Less often noted is that the broader measure of unintended pregnancy in the United States, as distinct from teen pregnancy, has shown virtually no progress since 1994. According to data from the 2001 National Survey of Family Growth, half of all pregnancies in the United States at present are unintended, accounting for nearly 3 million pregnancies annually. Moreover, the rate of unintended pregnancy actually increased among women 25–29 years old between 1994 and 2001. Half of these pregnancies were among women not seeking pregnancy who nonetheless used no method of contraception in the month they conceived; the other half were among women who were using a method inconsistently or incorrectly. Significant disparities in the rate of unintended pregnancy exist among different socioeconomic, educational, ethnic and racial groups in the United States. In essence, unintended pregnancy rates are higher among women who are poorer, less-educated, and/or are black or Hispanic.4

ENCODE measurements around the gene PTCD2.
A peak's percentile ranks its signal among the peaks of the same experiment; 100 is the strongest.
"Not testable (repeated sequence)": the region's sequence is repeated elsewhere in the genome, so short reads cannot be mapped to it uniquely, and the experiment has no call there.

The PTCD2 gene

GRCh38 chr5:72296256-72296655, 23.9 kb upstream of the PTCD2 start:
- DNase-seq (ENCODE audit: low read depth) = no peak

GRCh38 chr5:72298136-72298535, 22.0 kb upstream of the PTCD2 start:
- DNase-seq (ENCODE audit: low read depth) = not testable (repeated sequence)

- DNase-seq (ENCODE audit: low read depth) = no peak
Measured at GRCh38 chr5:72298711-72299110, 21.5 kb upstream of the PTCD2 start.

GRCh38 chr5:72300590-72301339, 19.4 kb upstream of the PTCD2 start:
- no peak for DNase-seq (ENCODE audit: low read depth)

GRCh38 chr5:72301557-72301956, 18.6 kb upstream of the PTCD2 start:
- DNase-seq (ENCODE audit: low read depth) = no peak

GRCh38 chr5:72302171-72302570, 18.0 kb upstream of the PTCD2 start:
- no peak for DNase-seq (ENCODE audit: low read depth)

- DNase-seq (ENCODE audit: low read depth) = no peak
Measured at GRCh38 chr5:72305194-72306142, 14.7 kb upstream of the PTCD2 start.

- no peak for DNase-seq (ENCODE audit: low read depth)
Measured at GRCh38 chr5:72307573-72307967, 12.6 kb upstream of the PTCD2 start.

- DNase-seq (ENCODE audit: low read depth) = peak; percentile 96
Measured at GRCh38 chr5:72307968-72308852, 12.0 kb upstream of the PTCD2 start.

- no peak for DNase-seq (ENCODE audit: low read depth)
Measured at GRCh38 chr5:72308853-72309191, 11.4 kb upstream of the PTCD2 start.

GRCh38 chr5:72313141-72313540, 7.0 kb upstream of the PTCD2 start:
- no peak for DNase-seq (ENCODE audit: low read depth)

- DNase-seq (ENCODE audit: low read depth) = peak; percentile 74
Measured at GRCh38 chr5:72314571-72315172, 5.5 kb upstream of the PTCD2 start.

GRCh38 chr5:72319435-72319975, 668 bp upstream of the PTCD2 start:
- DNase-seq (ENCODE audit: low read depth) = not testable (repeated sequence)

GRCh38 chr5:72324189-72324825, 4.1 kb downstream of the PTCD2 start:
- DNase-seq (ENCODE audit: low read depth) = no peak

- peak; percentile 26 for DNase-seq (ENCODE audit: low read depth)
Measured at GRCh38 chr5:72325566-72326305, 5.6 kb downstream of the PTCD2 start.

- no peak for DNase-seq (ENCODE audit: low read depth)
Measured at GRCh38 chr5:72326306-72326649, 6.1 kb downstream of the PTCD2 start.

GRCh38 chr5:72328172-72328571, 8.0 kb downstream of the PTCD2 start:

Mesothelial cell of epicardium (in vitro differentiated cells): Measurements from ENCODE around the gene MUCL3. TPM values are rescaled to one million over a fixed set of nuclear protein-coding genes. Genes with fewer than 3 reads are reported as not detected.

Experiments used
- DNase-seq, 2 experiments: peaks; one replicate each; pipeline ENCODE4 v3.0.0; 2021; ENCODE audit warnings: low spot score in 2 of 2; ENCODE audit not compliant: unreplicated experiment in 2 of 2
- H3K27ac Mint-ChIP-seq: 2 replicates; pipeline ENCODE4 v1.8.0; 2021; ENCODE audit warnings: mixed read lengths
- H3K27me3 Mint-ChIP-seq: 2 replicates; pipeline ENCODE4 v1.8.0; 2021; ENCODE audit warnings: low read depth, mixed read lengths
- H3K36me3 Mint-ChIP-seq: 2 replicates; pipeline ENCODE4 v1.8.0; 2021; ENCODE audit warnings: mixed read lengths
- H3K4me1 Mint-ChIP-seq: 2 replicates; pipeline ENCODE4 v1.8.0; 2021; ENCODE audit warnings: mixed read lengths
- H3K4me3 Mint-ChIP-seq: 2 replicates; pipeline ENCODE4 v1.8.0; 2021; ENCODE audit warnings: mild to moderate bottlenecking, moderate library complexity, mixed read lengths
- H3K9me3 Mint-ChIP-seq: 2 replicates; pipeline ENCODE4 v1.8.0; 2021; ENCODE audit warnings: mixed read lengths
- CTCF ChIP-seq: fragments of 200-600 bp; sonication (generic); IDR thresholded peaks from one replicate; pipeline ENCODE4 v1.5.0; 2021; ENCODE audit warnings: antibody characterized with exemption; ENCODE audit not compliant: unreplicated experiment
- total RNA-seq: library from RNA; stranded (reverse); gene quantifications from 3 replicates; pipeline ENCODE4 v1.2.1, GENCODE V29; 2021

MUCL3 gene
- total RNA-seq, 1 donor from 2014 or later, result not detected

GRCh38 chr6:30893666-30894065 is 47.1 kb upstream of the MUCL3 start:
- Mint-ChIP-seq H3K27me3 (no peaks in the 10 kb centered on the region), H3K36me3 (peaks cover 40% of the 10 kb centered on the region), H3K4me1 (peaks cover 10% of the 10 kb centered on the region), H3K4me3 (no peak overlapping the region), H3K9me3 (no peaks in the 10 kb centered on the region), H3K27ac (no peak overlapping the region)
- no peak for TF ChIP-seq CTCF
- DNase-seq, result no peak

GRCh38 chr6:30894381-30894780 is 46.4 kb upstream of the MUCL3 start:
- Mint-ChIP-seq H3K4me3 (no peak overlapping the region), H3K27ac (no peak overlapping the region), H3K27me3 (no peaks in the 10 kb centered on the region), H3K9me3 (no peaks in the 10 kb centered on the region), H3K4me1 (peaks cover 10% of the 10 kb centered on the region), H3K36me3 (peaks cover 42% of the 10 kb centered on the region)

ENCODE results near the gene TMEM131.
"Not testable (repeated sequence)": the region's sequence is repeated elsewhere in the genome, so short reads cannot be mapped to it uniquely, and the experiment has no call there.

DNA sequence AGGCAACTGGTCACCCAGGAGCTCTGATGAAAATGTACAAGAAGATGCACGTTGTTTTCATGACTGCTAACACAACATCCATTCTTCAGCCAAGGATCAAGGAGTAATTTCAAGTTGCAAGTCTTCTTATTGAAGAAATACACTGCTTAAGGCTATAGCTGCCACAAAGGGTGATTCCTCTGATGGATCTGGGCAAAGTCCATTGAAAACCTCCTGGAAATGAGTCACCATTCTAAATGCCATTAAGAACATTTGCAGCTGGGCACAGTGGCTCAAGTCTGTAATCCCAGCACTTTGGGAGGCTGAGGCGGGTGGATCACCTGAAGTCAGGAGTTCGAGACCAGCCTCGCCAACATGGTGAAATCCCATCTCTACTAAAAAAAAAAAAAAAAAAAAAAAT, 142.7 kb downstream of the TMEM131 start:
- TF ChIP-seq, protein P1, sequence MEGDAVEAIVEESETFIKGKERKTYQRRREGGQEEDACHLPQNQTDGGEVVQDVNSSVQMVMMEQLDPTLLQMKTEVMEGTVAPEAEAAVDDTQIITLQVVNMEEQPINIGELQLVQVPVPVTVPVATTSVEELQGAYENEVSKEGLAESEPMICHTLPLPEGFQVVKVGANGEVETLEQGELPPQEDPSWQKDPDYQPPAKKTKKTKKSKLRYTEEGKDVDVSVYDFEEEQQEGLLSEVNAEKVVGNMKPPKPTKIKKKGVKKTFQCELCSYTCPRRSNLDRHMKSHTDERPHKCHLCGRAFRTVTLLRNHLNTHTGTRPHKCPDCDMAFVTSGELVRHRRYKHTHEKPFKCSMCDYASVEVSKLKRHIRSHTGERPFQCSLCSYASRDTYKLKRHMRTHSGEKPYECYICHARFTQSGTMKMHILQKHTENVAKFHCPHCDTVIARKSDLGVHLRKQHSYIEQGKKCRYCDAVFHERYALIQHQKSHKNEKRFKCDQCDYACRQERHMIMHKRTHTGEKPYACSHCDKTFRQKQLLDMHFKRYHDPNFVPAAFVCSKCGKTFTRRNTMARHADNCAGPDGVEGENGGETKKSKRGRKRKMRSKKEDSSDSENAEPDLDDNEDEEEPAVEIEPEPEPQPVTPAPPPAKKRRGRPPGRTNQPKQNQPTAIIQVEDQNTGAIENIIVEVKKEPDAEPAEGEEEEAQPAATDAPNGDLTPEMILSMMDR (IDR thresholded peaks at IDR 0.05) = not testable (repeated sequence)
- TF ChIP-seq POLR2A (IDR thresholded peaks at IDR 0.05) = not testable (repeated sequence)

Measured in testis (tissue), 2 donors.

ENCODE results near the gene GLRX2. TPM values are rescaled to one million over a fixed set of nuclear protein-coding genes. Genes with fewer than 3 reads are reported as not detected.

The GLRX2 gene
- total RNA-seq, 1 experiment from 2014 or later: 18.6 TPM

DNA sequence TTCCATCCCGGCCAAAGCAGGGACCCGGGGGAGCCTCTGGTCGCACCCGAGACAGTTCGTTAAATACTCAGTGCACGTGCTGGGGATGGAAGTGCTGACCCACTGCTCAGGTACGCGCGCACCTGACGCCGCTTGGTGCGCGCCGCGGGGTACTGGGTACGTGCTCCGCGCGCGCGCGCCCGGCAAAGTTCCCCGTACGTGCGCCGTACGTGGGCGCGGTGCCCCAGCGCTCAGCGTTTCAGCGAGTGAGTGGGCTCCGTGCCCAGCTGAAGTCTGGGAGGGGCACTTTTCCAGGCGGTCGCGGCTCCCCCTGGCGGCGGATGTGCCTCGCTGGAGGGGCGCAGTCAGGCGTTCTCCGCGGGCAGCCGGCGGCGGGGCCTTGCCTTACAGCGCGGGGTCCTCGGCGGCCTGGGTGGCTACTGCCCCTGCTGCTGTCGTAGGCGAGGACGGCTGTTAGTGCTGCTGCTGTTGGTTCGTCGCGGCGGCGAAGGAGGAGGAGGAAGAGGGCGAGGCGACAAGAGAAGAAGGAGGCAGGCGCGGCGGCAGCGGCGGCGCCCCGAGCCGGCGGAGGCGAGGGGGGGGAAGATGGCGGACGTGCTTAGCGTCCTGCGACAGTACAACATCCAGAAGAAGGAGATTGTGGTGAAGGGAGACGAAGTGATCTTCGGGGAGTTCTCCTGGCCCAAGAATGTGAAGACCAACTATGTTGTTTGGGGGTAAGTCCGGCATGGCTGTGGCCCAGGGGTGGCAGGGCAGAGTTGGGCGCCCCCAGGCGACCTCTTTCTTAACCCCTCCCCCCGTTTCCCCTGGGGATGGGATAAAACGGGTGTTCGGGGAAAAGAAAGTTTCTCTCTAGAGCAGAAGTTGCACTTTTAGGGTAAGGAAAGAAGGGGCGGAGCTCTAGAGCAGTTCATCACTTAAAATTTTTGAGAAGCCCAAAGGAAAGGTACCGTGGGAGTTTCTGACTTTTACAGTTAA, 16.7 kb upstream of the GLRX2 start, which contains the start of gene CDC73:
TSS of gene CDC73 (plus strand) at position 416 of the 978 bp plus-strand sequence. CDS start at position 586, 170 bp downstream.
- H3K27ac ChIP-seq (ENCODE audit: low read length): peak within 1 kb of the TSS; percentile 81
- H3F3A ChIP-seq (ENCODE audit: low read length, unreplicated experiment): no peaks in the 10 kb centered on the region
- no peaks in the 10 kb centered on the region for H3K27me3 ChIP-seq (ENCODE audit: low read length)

In response to this challenging situation, about 18 months ago, the National Campaign to Prevent Teen Pregnancy (the Campaign) expanded its mission to include an added focus on reducing unintended pregnancy (referred to by the Campaign as “unplanned” pregnancy) more generally, especially among single young adults in their 20s where the problem is concentrated. As is true for teen pregnancy, unplanned pregnancy also carries a broad array of socioeconomic and health risks to women and men, to children and to the larger community.5